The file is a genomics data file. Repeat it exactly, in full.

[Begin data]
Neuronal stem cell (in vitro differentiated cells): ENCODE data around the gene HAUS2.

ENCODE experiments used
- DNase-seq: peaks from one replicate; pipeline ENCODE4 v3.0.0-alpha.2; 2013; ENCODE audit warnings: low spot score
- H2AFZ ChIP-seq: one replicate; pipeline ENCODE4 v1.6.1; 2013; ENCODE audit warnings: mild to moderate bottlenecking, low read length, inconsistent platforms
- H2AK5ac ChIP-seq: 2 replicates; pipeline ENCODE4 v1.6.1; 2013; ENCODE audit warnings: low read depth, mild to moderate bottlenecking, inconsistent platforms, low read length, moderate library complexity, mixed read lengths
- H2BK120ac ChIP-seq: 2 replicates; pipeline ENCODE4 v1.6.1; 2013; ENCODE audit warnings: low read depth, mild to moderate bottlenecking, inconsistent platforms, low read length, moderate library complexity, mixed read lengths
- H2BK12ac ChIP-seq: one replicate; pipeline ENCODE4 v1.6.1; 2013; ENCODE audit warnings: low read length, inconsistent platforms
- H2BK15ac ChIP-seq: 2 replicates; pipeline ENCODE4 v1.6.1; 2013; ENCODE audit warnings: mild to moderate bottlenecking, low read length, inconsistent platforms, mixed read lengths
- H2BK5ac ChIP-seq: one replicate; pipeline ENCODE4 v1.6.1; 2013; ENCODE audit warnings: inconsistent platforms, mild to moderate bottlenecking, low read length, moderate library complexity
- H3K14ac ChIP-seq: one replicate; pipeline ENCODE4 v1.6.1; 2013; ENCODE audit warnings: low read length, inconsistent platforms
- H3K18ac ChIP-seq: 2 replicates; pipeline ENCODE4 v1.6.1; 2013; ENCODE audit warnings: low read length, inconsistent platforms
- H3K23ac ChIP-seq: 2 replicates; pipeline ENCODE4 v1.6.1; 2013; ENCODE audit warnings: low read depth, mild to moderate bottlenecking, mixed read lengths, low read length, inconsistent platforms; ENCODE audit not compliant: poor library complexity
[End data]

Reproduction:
Neuronal stem cell (in vitro differentiated cells): ENCODE data around the gene HAUS2.

ENCODE experiments used
- DNase-seq: peaks from one replicate; pipeline ENCODE4 v3.0.0-alpha.2; 2013; ENCODE audit warnings: low spot score
- H2AFZ ChIP-seq: one replicate; pipeline ENCODE4 v1.6.1; 2013; ENCODE audit warnings: mild to moderate bottlenecking, low read length, inconsistent platforms
- H2AK5ac ChIP-seq: 2 replicates; pipeline ENCODE4 v1.6.1; 2013; ENCODE audit warnings: low read depth, mild to moderate bottlenecking, inconsistent platforms, low read length, moderate library complexity, mixed read lengths
- H2BK120ac ChIP-seq: 2 replicates; pipeline ENCODE4 v1.6.1; 2013; ENCODE audit warnings: low read depth, mild to moderate bottlenecking, inconsistent platforms, low read length, moderate library complexity, mixed read lengths
- H2BK12ac ChIP-seq: one replicate; pipeline ENCODE4 v1.6.1; 2013; ENCODE audit warnings: low read length, inconsistent platforms
- H2BK15ac ChIP-seq: 2 replicates; pipeline ENCODE4 v1.6.1; 2013; ENCODE audit warnings: mild to moderate bottlenecking, low read length, inconsistent platforms, mixed read lengths
- H2BK5ac ChIP-seq: one replicate; pipeline ENCODE4 v1.6.1; 2013; ENCODE audit warnings: inconsistent platforms, mild to moderate bottlenecking, low read length, moderate library complexity
- H3K14ac ChIP-seq: one replicate; pipeline ENCODE4 v1.6.1; 2013; ENCODE audit warnings: low read length, inconsistent platforms
- H3K18ac ChIP-seq: 2 replicates; pipeline ENCODE4 v1.6.1; 2013; ENCODE audit warnings: low read length, inconsistent platforms
- H3K23ac ChIP-seq: 2 replicates; pipeline ENCODE4 v1.6.1; 2013; ENCODE audit warnings: low read depth, mild to moderate bottlenecking, mixed read lengths, low read length, inconsistent platforms; ENCODE audit not compliant: poor library complexity